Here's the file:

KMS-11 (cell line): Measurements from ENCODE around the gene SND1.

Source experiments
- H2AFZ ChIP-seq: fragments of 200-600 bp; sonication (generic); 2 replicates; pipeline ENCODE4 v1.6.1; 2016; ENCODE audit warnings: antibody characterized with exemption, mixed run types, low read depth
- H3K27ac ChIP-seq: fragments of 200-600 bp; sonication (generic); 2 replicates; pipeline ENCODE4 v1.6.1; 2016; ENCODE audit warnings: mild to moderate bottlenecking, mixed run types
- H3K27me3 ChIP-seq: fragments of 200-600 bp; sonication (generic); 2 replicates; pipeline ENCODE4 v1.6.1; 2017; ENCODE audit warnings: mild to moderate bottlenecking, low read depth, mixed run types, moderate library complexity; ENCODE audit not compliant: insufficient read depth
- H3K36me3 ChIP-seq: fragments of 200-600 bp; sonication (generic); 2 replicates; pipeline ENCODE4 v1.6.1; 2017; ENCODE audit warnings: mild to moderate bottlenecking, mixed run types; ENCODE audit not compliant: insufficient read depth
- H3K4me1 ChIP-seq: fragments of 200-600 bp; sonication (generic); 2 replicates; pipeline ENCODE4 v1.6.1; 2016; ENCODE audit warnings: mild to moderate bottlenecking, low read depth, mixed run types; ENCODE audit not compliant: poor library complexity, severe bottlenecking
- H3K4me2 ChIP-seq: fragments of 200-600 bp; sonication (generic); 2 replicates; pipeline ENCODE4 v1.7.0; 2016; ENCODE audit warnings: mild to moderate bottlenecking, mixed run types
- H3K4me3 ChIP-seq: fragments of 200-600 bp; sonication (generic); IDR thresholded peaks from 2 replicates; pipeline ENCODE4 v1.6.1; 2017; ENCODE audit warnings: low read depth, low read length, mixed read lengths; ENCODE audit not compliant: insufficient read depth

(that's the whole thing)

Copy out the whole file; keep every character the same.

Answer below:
KMS-11 (cell line): Measurements from ENCODE around the gene SND1.

Source experiments
- H2AFZ ChIP-seq: fragments of 200-600 bp; sonication (generic); 2 replicates; pipeline ENCODE4 v1.6.1; 2016; ENCODE audit warnings: antibody characterized with exemption, mixed run types, low read depth
- H3K27ac ChIP-seq: fragments of 200-600 bp; sonication (generic); 2 replicates; pipeline ENCODE4 v1.6.1; 2016; ENCODE audit warnings: mild to moderate bottlenecking, mixed run types
- H3K27me3 ChIP-seq: fragments of 200-600 bp; sonication (generic); 2 replicates; pipeline ENCODE4 v1.6.1; 2017; ENCODE audit warnings: mild to moderate bottlenecking, low read depth, mixed run types, moderate library complexity; ENCODE audit not compliant: insufficient read depth
- H3K36me3 ChIP-seq: fragments of 200-600 bp; sonication (generic); 2 replicates; pipeline ENCODE4 v1.6.1; 2017; ENCODE audit warnings: mild to moderate bottlenecking, mixed run types; ENCODE audit not compliant: insufficient read depth
- H3K4me1 ChIP-seq: fragments of 200-600 bp; sonication (generic); 2 replicates; pipeline ENCODE4 v1.6.1; 2016; ENCODE audit warnings: mild to moderate bottlenecking, low read depth, mixed run types; ENCODE audit not compliant: poor library complexity, severe bottlenecking
- H3K4me2 ChIP-seq: fragments of 200-600 bp; sonication (generic); 2 replicates; pipeline ENCODE4 v1.7.0; 2016; ENCODE audit warnings: mild to moderate bottlenecking, mixed run types
- H3K4me3 ChIP-seq: fragments of 200-600 bp; sonication (generic); IDR thresholded peaks from 2 replicates; pipeline ENCODE4 v1.6.1; 2017; ENCODE audit warnings: low read depth, low read length, mixed read lengths; ENCODE audit not compliant: insufficient read depth